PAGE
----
Crime and Punishment


Roman Britain 1

Began in 43 AD 

Allowed some kings + chiefs to retain control over their land but provincial governer controlled some area

Roman legions policed areas but victims of crimes responsible for collecting evidence + presenting it to the provincial governer in big cases but magistrates in lesser cases

5 principles:

  • everyone came under the law
  • laws made public so people knew them
  • laws rational + not based on religeon
  • court trials open to public
  • everyone recieves fair treatment

Twelve tablets basis for all roman law

1 of 26

Roman Britain 2

Roman society:

  • hierarchical - from slaves to wealthy landowners
  • patriarchal - family controlled by father
  • not fair as punishment varied on social status + gender


  • most serious crime was to plot against emperor e.g. 60 AD under Boudicca
  • petty theft most common
  • had to worship emperor


  • purpose of puishment to deter others so harsh + public
  • serious punishments - ampuation + execution
  • less serious - whipping, beaten + fines with prisons only for holding not punishing

Withdrew from Britain 410 AD

2 of 26

Anglo Saxons 1

North German tribes such as angles, saxons + jutes split England into different areas

Britain went from one central legal system to a collection of small seperate kingdoms

King became more influencial in making laws

Some basic codes drawn up e.g. by Alfred the Great

Law based on community with every man entitled to peace + kings peace applied to all roads with offenders severely punished

Legal system:

  • Witan - kings own royal court
  • England divided into Shires controled be shire-reevs with shire courts meeting twice a year
  • shires dividded into hundreds with monthly court meetings
  • in towns there were special borough courts
  • private courts held by landowners
3 of 26

Anglo Saxons 2

Local community and family:

  • blood feud - the right to take out revenge on the wrondoer or his family
  • wergeld - replacdd blood fued and system replaced violence with compensation but unequal as differing values for different people
  • tithings - system of collective responsibility instead of police so + sum of money knonw as bohr paid to the head of the tithing (early form of bail)
  • hue + cry - everyone in hundred who hears shout of crime has to join search effort

Christian church - originally driven out by anglo-saxon kings but became influencial in education + rules were put in place such as fining people who weren't abiding by laws

Trial by community:

  • jury formed in community
  • plaintiff (victim) had to summon the defendant
  • if defendant didn't appear in court they automatically lost + had to pay a fine
  • if fine not paid person became outlaw
4 of 26

Anglo Saxons - Trial by Ordeal

Seen as religious judgement + church took other the case

Method used:

  • if accused was a suspicious character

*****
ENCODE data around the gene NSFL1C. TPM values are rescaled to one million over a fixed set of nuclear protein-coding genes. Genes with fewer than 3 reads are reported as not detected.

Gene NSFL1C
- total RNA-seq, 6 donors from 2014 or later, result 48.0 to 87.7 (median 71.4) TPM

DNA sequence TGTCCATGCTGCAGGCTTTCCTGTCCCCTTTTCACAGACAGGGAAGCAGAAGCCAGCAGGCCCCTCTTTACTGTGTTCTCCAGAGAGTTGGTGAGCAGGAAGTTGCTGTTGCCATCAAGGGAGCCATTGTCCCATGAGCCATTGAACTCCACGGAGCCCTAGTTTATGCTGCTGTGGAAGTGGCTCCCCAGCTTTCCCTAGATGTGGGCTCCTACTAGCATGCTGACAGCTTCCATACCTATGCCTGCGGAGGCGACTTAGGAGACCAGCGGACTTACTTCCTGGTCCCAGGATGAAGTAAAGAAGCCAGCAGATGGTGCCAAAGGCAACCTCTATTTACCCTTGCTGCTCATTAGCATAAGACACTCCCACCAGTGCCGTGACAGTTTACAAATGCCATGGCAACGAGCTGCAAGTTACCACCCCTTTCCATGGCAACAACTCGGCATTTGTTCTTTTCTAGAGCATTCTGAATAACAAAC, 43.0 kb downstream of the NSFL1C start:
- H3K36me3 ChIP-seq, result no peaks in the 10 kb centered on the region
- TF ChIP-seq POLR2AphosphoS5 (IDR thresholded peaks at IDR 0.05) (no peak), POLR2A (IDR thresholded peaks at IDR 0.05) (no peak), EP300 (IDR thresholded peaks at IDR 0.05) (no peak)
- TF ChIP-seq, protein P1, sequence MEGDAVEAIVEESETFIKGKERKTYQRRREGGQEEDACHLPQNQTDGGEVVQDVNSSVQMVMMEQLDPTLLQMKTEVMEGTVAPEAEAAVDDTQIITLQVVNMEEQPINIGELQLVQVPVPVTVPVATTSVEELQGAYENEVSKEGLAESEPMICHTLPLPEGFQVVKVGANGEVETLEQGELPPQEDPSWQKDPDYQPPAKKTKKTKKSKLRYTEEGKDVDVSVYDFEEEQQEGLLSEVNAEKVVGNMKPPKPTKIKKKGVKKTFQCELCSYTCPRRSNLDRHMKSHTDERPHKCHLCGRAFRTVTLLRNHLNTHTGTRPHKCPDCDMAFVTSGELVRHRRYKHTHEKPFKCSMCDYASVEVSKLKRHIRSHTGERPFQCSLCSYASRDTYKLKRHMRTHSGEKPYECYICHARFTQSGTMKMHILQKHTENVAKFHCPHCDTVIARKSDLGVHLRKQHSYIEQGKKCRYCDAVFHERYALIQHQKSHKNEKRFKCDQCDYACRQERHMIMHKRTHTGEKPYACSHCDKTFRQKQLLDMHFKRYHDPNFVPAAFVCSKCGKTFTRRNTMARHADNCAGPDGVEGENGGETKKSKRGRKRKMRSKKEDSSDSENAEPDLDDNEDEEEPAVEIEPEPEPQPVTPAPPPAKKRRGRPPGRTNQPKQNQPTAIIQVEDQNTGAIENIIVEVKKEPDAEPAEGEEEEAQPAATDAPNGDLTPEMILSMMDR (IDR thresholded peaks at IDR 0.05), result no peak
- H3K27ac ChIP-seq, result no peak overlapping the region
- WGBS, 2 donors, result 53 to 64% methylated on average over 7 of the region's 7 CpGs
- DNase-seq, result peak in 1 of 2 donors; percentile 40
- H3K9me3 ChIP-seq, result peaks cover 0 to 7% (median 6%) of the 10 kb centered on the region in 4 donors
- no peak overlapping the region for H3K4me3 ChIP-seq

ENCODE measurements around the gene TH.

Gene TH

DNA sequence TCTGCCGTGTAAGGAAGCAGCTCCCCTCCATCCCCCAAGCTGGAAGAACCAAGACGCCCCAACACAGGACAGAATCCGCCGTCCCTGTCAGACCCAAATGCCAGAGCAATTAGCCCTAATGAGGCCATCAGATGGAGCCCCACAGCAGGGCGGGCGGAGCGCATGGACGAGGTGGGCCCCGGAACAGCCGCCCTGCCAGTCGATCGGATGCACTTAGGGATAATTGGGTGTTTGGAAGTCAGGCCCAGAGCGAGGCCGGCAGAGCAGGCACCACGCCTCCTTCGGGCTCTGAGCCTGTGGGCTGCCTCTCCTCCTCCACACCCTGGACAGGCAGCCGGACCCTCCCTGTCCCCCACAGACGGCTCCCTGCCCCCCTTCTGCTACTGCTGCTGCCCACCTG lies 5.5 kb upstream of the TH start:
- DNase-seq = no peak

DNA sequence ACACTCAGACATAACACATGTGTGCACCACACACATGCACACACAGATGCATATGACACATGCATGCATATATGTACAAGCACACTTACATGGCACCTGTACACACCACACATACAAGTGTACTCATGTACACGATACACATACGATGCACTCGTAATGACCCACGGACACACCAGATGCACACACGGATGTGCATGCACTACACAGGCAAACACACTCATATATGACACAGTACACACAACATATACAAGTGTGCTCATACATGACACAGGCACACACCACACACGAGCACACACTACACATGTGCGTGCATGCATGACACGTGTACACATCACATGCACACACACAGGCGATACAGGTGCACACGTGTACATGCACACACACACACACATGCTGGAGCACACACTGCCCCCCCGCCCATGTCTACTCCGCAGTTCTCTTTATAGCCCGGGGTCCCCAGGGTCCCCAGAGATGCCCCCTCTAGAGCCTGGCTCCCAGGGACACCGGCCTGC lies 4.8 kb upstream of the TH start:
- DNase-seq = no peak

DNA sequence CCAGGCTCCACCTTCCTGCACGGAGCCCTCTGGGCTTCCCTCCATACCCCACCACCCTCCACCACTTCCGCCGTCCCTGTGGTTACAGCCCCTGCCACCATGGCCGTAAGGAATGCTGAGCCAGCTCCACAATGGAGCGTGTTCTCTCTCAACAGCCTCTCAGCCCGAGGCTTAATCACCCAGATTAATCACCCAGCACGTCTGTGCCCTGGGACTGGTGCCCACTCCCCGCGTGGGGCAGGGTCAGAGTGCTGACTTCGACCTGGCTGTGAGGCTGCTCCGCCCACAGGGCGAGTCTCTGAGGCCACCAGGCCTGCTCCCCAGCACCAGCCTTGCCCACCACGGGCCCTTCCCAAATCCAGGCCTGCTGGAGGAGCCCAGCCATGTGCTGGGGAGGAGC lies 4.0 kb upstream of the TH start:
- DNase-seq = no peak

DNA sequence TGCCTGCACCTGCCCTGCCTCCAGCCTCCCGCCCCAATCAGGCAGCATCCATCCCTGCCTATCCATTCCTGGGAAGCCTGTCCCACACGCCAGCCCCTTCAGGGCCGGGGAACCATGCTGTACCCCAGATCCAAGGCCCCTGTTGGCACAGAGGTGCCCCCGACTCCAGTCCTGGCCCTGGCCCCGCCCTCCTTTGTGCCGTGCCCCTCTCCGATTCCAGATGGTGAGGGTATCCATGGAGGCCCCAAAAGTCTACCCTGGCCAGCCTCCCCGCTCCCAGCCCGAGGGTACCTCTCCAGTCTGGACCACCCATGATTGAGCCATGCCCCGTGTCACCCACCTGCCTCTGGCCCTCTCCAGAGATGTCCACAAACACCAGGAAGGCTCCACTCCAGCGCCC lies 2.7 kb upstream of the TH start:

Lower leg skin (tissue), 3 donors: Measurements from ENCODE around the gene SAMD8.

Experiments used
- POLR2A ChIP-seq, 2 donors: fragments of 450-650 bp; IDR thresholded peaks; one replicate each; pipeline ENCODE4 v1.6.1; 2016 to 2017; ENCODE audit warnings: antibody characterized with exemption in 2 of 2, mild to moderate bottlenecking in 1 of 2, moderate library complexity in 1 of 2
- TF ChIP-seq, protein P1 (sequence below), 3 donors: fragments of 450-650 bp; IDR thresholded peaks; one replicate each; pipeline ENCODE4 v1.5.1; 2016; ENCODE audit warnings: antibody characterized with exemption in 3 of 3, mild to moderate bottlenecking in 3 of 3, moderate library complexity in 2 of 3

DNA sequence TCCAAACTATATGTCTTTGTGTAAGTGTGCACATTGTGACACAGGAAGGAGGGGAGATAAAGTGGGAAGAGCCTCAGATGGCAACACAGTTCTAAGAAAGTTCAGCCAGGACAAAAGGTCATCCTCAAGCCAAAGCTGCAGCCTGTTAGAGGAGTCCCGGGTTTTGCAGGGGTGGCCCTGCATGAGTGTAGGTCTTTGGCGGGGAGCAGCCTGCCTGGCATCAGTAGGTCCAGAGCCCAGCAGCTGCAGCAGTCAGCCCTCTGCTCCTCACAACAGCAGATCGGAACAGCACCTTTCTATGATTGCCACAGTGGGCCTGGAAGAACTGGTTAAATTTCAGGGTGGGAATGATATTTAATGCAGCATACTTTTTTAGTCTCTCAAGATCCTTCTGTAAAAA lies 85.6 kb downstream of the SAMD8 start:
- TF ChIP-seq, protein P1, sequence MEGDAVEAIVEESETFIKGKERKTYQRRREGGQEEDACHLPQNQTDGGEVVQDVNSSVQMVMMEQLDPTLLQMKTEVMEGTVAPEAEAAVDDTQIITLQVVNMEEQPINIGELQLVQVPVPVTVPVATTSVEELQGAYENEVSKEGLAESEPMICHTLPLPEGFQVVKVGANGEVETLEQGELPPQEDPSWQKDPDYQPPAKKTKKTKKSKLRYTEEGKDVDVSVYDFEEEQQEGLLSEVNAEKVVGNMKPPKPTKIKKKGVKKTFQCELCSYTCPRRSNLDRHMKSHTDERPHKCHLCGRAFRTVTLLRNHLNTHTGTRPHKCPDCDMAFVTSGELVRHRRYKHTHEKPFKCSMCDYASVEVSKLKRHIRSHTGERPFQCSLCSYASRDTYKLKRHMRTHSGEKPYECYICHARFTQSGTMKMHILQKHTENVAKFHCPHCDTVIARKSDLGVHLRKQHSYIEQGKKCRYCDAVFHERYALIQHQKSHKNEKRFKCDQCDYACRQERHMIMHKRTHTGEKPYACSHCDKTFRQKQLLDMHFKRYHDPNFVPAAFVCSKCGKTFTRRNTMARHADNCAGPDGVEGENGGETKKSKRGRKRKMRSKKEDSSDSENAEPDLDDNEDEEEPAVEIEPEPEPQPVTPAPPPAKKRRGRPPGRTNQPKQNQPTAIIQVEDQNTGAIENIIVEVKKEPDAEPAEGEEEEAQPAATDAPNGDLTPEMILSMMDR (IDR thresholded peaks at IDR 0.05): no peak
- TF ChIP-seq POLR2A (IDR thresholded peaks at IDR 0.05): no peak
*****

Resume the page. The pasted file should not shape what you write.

• if they had often been accused
  • if they were guilty of perjury (lying under oath)
  • if the jury couldn't agree

Ordeal by cold water - normally for slaves where lowered into water and if sank, innocent but if float guilty as not been accepted by water

Ordeal by hot water - accused (noramally men) plunged hand into boiling water before being bandaged for three days + if healed innocent but if festering guilty

Ordeal by hot iron - normally women had to carry a hot piece of metal + same effect as hot water

Ordeal by sacrament - priest had to pray he would choke on sacrement (holy bread) if lying + would be guilty if did choke

5 of 26

Anglo Saxons 4

Most common offence petty theft

Compensation + fines most common punishment but people executed for serious crimes through hanging

Church didn't use death penalty oftern but instead used harsh physical punishment e.g. mutilation

Re-offenders punished heavily


  • Anglo-Saxon law was more localised than roman
  • increased role of community in law making + enforcement
  • Church determined what was classified as a crime + how people punished
  • death penalty less common
6 of 26

Norman Conquest

Feudal system put in place with land given to barons

Mund - area of land around mans house in which peace should occur and kings mund covered everything

Majority of laws remained the same e.g. shire courts, hundred, tithings, trial by ordeal + hue + cry 

No police force

Changes under normans:

  • castles built 
  • all rebels executed
  • harrowing of the north - William brought army to destroy villages + ruin crops
  • if norman murdered all people in region had to pay collective fine

Forest laws - 30% of Enlgand became protected royal forest to protect deer + trees with harsh punisment if not obeyed

7 of 26

Norman Conquest 2

Trial by combat - accused and accuser battled to death

Latin made oficial language

Influence of the church grew + church courts set up for moral crimes e.g. adultery

Harsh punishments in place as a deterent so increased use of death penalty + fines or stocks used for minor crimes